I once worked as a young adult director in a church. This church was and continues to be a great church, filled with people who love God, one another, and the world with genuine affection and generosity. During the time I worked as a director, they gave me freedom to lead and preach and dream with great liberty. But because they did not license women as pastors, I was called a director. While my male friends got licensed, sought ordination, and received recognition for being ministers of the gospel, I did not.
I advocated for women in leadership and pressed the church to consider the ordination of woman. Some listened, but not enough to do much about it. In hindsight, the rejection I felt, and the intense confusion I dealt with—why the men, and not the women—took a toll on my heart.
Over time, it wasn’t that I ever felt called out of full-time ministry; it was simply that I couldn’t find my way through full-time ministry as a woman. There didn’t seem to be a clear track for me to take within my denomination. So, through prayer and aching frustration, and a lot of tears, I continued to love God, people, and work in lay ministry of various sorts, but I dedicated myself to things outside the institution—mainly the written word and telling stories.
I thought maybe I was selfishly ambitious. We’re not supposed to fight for our rights; we’re supposed to lay them down. So I went down a new road. I continued to minister in Jesus’ name, but expected no title, or salary, no recognition other than the recognition that comes from a job well done.
I cultivated my life with God in other ways. And because God is good and faithful, I grew in grace and in knowledge of Jesus, and God used me in spite of it all.
Two and a half years ago, upon returning home to the United States after living in South America, I made a deliberate decision to only attend churches that believe in and practice the ordination of women. It felt right to me. I didn’t have the energy to be an advocate inside the institution anymore. I needed to visibly see women pastors and be a part of the church that let the women lead without requiring the spiritual covering of a man. Along the way, I met a man named John, a man who was and is a sincere advocate for the ordination of woman.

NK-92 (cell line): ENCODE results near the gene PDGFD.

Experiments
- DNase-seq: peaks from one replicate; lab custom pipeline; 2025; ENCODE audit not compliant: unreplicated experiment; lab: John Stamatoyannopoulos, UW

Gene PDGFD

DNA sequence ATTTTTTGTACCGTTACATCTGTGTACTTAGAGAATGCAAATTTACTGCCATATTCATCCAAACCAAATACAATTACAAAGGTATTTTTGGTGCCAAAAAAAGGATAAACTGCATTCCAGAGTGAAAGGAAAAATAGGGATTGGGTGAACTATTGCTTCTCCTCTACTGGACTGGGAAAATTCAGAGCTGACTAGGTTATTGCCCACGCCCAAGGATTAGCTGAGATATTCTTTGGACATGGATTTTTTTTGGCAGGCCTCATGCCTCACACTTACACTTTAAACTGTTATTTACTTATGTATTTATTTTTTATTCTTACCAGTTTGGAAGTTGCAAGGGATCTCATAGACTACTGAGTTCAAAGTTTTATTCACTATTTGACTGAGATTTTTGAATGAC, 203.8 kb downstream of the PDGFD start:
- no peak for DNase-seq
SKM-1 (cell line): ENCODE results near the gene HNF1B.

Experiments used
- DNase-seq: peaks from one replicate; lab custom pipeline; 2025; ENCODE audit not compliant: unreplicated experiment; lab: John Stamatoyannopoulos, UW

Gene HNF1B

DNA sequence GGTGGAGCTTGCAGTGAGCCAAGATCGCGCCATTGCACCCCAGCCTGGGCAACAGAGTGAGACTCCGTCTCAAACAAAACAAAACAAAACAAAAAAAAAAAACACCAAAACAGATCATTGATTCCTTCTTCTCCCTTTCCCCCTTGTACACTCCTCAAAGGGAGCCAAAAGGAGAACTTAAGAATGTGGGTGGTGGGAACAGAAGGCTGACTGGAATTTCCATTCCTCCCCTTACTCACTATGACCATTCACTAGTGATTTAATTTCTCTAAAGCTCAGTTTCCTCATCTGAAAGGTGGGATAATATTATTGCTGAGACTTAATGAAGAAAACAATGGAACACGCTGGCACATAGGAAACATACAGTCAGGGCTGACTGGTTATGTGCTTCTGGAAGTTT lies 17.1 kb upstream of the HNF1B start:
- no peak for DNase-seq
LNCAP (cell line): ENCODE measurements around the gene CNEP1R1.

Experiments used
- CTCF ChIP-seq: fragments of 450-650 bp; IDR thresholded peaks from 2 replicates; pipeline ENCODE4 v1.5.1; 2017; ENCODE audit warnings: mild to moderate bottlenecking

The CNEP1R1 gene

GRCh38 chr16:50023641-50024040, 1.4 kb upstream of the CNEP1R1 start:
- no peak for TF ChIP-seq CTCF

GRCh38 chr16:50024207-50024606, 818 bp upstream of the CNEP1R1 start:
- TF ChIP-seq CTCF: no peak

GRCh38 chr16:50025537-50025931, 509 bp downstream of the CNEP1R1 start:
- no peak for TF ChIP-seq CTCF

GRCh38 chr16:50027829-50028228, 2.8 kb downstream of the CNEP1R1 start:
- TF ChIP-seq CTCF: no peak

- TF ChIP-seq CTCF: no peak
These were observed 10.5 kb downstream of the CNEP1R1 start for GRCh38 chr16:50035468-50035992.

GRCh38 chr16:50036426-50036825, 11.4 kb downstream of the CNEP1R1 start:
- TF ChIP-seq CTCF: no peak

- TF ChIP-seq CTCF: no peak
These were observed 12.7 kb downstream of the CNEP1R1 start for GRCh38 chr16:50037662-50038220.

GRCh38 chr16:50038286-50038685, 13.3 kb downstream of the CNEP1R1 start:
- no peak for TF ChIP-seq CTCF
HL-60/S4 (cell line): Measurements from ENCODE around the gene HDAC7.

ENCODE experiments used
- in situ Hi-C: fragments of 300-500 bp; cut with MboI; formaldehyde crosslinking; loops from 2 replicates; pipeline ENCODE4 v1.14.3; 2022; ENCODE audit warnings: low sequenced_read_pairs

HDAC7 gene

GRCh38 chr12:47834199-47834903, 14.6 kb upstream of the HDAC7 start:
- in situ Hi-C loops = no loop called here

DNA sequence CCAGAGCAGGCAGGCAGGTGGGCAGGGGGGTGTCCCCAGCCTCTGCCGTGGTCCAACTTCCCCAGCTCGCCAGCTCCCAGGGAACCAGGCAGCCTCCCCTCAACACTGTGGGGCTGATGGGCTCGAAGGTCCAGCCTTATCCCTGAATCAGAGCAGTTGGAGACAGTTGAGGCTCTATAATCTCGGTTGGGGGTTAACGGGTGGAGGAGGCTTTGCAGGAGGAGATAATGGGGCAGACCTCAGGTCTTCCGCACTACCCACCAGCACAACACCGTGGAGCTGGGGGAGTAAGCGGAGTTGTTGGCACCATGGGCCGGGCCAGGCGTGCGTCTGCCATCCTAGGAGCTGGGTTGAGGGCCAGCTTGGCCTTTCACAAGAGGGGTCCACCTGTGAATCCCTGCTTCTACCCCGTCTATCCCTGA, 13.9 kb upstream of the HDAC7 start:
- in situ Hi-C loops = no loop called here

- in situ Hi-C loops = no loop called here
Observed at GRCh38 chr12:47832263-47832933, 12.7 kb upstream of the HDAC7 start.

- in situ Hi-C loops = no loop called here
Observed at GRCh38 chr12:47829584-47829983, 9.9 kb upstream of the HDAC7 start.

Never one to let a good thing go, I married John. Over time, he started to say things about my gifts as a woman minister. Things like, “I’d like to help you get licensed as a pastor.” Or, “You’re a minister in your own right.” Or even, “We will find a way for you to go to seminary if you’d like that.” Things no man has ever said to me before.
It unnerved me. It stirred up the dust in a cemetery of buried dreams. I’m a writer now. I let all that other stuff go when it proved too painful. I believe in the ordination of women, for other women, but not for me. Even so, like the slow trickle of a stream that has long been bottlenecked, his words proved to be freedom stones, and loosened the tightly bound blockage. I began to hear the still small voice of God.
Can these dry bones live?
Only you know, oh God.
“Speak to your dry bones and tell them to live.”
Last spring, at a time when I least expected, John threw my name in the hat as a potential speaker for a young adult retreat. It felt like I was returning to a language I knew from long ago, a language I loved. Then the pastor of the church we were attending asked me to preach on a Sunday morning—something I have never been asked to do in any US church. Sunday pulpits are reserved for the men. Then, another invitation came to preach two Sundays at a sister church nearby.
A few good people within the denomination have quietly asked me, “Are you going to become a pastor?” What do I say? I wholeheartedly believe in women pastors, but…
Am I allowed to become a pastor?
Recently, my husband took a job as interim lead pastor of a local church. The other day he referred to someone on the board of elders as “she.” I flinched, having to remind myself, “Oh, that’s right. They have women pastors and women elders in this denomination.”
How is it different being in a denomination that ordains women? If I tried to put my pulse on why biblical equality matters so much to me, I think I would say that, after all this time, it finally feels like the men aren’t the gatekeepers barring me from entrance to something I’ve long felt called toward. It feels like there’s an open invitation to seek God, and find my way, wherever that way might lead.
I’m sure there are imperfections in this denomination, as with any human institution, God-ordained or not. We are an imperfect people trying to love one another and our God with all our hearts, and we don’t always get it right. But finally, I attend a church that doesn’t exclude women from leadership. And that does my soul well.